Boris Johnson Challenged By Labour To Let MPs Vote On Military 'Cut'

It comes after the announcement that the British Army's target regular strength will be reduced from 82,000 to 72,500 by 2025.

Prime Minister Boris Johnson has been challenged by Labour leader Sir Keir Starmer to allow MPs to vote on a "cut" to the UK military.

The Defence Command Paper confirmed that the British Army's regular target strength will be reduced to 72,500 personnel by 2025, from the current target of 82,000.

Sir Keir said in the House of Commons: "Only this Prime Minister could suggest a reduction from 82,000 to 72,000 is somehow not a cut.

"What did he do this week? He cut the British Army by 10,000.

"He cut the number of tanks, he cut the number of planes for our RAF, and he cut the number of ships for the Royal Navy."

Sir Keir accused the Prime Minister of failing on a pledge that the military would not be cut "in any form", which Mr Johnson made in 2019.

"What's weaker than making a promise to our Armed Forces just before the election, then breaking it and not being prepared to admit it, not having the courage to admit it?" the Labour leader added.

The Prime Minister replied: "Not only did we keep our promise in the manifesto, we actually increased spending by 14% more than that manifesto commitment."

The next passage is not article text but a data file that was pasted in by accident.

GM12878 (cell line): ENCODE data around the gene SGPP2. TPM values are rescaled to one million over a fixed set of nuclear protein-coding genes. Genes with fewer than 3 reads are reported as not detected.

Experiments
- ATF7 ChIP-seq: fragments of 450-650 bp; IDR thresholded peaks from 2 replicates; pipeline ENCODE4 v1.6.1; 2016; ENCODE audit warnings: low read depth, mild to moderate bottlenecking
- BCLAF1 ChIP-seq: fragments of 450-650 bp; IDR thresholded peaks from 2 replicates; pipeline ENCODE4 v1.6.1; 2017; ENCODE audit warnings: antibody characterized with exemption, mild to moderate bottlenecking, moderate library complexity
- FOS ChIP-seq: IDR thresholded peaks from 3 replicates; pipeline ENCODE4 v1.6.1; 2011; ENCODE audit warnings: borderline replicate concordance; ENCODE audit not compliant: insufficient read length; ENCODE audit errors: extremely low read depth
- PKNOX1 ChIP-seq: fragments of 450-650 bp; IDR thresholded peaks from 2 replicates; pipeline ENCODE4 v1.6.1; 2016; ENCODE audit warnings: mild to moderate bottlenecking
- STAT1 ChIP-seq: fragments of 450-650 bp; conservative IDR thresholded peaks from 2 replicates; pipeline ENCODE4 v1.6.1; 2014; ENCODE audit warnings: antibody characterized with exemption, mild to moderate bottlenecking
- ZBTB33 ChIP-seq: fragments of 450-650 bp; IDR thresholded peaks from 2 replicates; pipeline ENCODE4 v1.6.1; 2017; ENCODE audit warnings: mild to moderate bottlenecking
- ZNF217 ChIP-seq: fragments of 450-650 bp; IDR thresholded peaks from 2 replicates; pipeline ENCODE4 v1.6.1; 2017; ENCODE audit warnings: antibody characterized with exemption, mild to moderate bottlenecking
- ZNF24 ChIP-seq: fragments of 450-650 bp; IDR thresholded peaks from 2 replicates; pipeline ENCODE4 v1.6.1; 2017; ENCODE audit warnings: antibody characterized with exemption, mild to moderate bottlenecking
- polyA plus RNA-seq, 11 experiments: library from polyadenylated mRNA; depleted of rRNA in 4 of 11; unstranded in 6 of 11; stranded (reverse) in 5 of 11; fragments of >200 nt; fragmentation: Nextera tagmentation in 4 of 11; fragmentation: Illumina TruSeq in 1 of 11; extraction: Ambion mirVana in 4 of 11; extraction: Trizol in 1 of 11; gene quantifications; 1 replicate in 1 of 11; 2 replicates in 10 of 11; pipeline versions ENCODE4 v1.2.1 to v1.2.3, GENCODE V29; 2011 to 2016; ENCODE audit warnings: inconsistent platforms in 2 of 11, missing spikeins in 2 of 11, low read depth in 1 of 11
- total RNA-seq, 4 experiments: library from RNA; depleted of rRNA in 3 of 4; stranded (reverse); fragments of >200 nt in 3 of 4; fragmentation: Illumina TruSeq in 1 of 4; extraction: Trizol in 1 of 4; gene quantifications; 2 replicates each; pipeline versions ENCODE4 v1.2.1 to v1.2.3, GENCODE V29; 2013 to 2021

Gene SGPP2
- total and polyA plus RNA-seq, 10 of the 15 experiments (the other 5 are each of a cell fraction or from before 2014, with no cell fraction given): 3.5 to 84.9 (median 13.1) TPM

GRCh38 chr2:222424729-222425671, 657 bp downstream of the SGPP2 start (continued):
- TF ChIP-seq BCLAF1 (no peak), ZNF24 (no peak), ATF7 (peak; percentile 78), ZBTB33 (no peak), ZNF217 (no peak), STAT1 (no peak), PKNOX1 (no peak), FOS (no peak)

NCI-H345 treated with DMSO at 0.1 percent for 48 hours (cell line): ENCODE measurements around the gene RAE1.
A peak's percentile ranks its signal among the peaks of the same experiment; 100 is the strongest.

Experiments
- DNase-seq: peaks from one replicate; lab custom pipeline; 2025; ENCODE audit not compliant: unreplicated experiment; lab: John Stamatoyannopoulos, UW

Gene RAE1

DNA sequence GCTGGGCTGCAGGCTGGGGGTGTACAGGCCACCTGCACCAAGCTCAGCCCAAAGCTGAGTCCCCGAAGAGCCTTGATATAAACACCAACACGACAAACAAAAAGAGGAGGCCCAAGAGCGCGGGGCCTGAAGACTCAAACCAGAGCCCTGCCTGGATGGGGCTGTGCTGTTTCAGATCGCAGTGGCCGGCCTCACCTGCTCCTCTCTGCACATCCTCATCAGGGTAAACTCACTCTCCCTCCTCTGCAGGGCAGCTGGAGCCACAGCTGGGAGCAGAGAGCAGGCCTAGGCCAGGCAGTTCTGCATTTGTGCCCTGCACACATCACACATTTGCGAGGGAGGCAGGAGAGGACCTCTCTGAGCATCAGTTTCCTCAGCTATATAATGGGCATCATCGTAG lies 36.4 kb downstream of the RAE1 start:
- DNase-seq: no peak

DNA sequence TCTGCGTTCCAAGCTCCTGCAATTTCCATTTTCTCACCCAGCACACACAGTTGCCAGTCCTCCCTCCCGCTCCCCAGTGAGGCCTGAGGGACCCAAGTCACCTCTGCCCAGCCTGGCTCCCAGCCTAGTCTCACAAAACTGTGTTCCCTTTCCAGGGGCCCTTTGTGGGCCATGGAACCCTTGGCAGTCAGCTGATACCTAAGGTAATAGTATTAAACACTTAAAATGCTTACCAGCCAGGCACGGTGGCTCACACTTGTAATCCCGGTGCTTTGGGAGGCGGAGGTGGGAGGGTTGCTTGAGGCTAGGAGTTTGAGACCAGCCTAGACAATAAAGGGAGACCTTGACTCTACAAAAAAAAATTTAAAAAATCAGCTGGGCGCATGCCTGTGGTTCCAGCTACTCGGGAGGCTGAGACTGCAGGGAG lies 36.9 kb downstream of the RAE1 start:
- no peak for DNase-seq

He also said the Army's total strength will be kept "at 100,000 if you include the reserves".

Watch: Defence Secretary Ben Wallace outlined the future plans for the military earlier this week.

Later, the Labour leader asked: "Why doesn't [the Prime Minister] at least have the courage to put this cut in the Armed Forces to a vote in this house?"

Mr Johnson replied, telling the Commons: "I'm proud of what we're doing to increase spending on the Armed Forces.

"We believe in defence, we've been getting on with the job."

Last week, Sir Keir warned there was "a very real risk" the Armed Forces would be "stripped back even further" following the publication of the Integrated Review.

He said: "This review won't end the era of retreat, in fact, it will extend it."

In addition to the Army's regular force being reduced, the Defence Command Paper revealed the service's structure is being reorganised and detailed changes in equipment. 

Some Challenger 2s will be retired, while a planned upgrade to the Warrior has been cancelled, with the Boxer replacing the capability.

Challenger 2 on Exercise Saif Sareea 3 in Oman 021018 CREDIT MOD.jpeg
Some of the Challenger 2 fleet, the British Army's main battle tank, is being retired (Picture: MOD).

Nine Royal Air Force Reapers are being replaced by Protector in the next three years, while three E-7 Wedgetails will take over from the outgoing E-3 Sentry, with tranche one Typhoons being retired by 2025.

The C-130J Hercules aircraft, meanwhile, is being retired in 2023, with the capability transitioning to the C-17 and A400M.

The Royal Navy's set to gain three new types of frigate – Type 26 anti-submarine ships, general purpose Type 31s, and Type 32s, with the Type 23 being retired.

New automated minehunting systems will also be deployed in the future, replacing the Sandown and Hunt classes, which will both retire in the 2020s.